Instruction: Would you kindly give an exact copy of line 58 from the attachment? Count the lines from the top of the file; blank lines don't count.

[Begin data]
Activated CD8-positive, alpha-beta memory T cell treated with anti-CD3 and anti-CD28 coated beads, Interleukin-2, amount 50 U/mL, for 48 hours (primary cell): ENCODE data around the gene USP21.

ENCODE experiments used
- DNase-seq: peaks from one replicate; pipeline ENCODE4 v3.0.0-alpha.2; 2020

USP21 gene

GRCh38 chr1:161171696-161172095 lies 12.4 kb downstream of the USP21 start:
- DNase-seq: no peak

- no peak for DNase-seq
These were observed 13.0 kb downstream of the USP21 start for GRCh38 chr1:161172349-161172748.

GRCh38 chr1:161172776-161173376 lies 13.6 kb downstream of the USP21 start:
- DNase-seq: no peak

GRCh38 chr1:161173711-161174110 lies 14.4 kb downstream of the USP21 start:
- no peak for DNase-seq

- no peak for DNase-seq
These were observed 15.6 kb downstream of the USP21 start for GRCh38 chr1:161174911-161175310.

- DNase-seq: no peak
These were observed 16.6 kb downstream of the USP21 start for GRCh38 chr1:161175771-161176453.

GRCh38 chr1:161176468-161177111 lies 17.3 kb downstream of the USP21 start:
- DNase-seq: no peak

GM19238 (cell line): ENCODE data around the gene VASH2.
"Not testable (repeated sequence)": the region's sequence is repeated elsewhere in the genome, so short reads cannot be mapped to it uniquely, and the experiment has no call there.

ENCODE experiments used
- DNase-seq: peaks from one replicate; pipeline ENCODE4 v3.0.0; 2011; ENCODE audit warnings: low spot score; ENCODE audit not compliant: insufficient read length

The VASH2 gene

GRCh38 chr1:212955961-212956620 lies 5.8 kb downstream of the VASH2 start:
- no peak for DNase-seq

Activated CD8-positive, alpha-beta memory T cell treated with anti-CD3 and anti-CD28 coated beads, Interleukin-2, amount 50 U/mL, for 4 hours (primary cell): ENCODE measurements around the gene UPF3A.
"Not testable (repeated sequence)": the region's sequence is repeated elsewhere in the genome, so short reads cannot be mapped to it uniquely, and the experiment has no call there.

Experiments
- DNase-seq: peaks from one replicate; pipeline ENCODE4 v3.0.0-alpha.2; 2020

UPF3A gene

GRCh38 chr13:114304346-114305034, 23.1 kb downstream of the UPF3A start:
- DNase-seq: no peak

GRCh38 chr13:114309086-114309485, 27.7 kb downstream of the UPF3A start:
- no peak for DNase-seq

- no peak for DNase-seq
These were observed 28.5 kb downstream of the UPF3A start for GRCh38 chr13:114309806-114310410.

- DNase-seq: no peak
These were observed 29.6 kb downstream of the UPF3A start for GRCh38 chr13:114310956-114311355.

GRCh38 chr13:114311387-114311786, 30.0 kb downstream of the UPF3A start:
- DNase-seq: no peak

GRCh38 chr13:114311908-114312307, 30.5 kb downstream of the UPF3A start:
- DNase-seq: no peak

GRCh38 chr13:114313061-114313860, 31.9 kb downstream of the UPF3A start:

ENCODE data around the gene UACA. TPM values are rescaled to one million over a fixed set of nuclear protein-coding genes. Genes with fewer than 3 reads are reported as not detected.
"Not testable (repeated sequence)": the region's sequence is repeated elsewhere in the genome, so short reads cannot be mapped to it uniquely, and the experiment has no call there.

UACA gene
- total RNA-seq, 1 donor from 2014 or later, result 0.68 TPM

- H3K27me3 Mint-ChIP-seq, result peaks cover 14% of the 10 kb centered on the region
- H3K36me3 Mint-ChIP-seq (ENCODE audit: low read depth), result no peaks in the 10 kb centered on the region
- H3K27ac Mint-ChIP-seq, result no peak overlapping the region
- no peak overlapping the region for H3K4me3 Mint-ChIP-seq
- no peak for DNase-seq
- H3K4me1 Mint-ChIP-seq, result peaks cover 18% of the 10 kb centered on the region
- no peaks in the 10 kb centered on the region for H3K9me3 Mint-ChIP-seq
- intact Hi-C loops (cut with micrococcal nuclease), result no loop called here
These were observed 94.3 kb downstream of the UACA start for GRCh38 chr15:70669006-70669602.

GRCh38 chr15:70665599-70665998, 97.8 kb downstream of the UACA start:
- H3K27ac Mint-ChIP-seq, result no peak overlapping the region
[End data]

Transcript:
- H3K27ac Mint-ChIP-seq, result no peak overlapping the region